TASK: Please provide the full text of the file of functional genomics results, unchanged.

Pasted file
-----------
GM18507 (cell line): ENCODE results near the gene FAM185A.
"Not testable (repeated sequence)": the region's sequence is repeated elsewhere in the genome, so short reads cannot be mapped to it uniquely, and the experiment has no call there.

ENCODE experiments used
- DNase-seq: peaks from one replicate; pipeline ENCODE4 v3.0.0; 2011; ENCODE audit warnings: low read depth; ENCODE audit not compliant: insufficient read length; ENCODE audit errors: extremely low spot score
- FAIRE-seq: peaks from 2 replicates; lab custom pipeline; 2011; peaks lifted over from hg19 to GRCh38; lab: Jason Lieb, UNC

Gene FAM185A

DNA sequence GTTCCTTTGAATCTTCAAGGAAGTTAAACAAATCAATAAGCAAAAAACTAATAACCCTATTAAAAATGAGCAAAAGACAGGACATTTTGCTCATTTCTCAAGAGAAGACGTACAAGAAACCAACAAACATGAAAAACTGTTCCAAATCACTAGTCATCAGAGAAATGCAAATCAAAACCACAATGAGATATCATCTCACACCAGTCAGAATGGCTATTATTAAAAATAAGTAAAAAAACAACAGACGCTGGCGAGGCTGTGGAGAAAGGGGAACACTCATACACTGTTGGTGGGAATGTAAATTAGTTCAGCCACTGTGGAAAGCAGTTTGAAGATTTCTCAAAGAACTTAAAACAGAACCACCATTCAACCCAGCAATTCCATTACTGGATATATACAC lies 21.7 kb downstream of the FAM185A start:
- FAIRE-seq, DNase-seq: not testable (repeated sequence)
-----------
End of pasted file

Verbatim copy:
GM18507 (cell line): ENCODE results near the gene FAM185A.
"Not testable (repeated sequence)": the region's sequence is repeated elsewhere in the genome, so short reads cannot be mapped to it uniquely, and the experiment has no call there.

ENCODE experiments used
- DNase-seq: peaks from one replicate; pipeline ENCODE4 v3.0.0; 2011; ENCODE audit warnings: low read depth; ENCODE audit not compliant: insufficient read length; ENCODE audit errors: extremely low spot score
- FAIRE-seq: peaks from 2 replicates; lab custom pipeline; 2011; peaks lifted over from hg19 to GRCh38; lab: Jason Lieb, UNC

Gene FAM185A

DNA sequence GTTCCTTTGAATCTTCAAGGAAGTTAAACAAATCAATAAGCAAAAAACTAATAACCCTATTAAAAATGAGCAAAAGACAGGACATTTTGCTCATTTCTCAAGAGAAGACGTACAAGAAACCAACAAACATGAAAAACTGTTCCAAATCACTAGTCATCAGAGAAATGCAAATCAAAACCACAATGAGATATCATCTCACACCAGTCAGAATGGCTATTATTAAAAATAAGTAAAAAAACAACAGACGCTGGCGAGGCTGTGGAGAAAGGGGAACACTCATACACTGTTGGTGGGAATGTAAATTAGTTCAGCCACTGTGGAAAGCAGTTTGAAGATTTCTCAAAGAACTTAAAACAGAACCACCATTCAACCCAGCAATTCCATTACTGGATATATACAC lies 21.7 kb downstream of the FAM185A start:
- FAIRE-seq, DNase-seq: not testable (repeated sequence)